In addition to this, there is a growing body of work which looks specifically at mindfulness from the workplace perspective. So far, it has thrown up some interesting findings, most notably:


  • It improves attention, a skill critical to workplace functioning: specifically in relation to three qualities of attention – stability, control and efficiency. People who had completed mindfulness training were able to concentrate and stay vigilant for longer. This indicates that it improves control over the wandering mind, which would reduce procrastination and inefficiency. Translating this into the business world, increased efficiency means we get more done 

  • It enhances communication skills: mindfulness encourages greater empathy and compassion, which are critical in our dealings with others. The increased awareness it brings to our interpersonal behaviour makes us better communicators, team players and leaders. Applying this to the corporate environment, meetings are easier and more fruitful and politics becomes less of an issue. People become more open to hearing others’ perspectives and appreciate more the value each person contributes 


A number of innovative companies already run successful mindfulness programmes. Some of them have issued survey results which measure employee satisfaction both before and after participating in mindfulness programmes. Although these are less scientific, they still show interesting positive trends when it comes to measures such as energy levels, the ability to cope with stress, work relationships and creativity. Some of the largest differentials were seen in focus and how connected people felt to those around them.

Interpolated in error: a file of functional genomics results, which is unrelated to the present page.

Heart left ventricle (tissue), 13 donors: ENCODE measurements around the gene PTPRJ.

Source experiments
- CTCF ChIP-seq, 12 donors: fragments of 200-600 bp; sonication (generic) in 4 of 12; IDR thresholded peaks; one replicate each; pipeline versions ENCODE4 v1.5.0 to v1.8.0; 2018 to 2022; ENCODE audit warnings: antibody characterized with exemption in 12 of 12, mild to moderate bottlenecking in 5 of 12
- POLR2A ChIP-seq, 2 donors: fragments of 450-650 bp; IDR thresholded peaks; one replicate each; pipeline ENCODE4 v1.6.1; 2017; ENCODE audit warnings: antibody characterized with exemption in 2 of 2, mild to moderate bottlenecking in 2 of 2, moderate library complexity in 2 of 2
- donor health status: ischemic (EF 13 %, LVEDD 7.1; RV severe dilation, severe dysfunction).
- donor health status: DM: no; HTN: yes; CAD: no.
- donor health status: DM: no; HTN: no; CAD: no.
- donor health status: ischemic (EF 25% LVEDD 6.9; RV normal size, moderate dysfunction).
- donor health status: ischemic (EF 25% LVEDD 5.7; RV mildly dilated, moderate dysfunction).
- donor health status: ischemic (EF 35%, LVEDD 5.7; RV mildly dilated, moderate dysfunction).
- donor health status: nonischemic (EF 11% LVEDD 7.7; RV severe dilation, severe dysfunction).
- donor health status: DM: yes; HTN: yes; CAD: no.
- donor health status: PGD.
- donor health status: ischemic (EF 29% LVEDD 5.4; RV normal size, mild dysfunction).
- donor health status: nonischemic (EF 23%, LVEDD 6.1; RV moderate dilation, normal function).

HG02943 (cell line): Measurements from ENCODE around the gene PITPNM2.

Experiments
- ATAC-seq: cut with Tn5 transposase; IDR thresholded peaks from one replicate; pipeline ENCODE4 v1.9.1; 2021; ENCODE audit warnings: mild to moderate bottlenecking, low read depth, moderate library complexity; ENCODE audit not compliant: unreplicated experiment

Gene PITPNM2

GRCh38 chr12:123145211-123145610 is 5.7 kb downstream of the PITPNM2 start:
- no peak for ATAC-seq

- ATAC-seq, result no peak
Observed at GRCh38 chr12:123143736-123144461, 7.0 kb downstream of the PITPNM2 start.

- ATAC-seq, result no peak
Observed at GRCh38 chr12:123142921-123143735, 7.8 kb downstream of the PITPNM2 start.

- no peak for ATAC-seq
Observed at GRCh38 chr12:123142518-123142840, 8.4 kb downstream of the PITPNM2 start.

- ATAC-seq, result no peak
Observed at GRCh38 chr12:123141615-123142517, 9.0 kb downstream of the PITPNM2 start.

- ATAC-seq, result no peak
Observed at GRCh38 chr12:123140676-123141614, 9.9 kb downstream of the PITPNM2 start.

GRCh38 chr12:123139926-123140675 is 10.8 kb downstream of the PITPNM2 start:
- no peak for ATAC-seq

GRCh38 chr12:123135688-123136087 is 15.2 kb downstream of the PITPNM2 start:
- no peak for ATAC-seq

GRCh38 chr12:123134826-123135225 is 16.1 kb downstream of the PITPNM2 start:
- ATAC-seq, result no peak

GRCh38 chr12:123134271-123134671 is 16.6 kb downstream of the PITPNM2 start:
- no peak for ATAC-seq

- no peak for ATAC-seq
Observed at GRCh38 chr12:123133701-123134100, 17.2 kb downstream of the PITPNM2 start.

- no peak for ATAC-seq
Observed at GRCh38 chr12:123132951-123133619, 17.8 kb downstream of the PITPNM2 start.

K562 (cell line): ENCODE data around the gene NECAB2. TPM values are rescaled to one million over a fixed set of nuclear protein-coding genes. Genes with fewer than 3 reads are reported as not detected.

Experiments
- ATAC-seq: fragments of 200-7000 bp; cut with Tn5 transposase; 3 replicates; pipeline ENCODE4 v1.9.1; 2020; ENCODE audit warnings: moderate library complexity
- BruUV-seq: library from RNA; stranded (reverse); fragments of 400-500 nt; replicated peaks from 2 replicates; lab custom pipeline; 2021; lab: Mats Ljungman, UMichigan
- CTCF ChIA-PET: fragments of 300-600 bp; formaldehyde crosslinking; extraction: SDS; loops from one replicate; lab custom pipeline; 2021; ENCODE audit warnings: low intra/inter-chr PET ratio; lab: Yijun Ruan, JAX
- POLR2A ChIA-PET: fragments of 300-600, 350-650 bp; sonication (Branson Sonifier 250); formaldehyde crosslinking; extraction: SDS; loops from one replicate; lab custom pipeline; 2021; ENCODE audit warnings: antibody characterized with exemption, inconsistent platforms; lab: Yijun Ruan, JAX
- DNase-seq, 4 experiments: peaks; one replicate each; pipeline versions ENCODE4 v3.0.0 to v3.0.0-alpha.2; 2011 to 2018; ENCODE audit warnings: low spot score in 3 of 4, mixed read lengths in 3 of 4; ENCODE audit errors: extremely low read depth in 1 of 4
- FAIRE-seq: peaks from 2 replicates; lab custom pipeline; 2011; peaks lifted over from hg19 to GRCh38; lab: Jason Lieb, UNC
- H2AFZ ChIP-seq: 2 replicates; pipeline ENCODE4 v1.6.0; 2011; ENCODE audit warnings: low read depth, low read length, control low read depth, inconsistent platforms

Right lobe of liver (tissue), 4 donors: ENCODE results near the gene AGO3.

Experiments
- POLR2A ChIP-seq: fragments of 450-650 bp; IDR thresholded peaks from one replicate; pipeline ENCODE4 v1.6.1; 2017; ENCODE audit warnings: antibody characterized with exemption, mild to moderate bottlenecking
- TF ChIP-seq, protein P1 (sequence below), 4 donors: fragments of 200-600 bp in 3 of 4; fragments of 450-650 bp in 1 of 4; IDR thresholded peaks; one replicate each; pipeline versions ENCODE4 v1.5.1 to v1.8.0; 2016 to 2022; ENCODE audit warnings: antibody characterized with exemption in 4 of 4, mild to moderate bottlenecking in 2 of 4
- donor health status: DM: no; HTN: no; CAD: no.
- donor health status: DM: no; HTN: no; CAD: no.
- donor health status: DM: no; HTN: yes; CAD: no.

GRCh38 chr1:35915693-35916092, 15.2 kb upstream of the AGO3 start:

Translating mindfulness into something solid


Mindfulness isn’t just a fluffy concept or craze. It can be translated into a solid set of tools and techniques applicable to the modern workplace. Let's take a couple of examples. The morning commute - something to endure or an opportunity? Being more mindful about how you spend your time can help you achieve more, as you clarify your priorities for the day. Or mindful meetings - a waste of valuable time or a means to create stronger ties and formulate stronger solutions? Being more aware of yourself and others in meetings fosters more fruitful working relationships and helps you achieve more as a team. There are multiple "hacks" which are easy to implement but yield serious results for productivity and satisfaction 


Urban Guru has taken the concepts of mindfulness and packaged them into workshops specifically targeted to the challenges of the modern corporate environment. From workplace productivity to work life balance, how to deal with stress and mindful communication, we’ve identified common pinch-points in the workplace and devised practical solutions to help your people deal with them. Take a look at our DoJo menu or contact us for more details.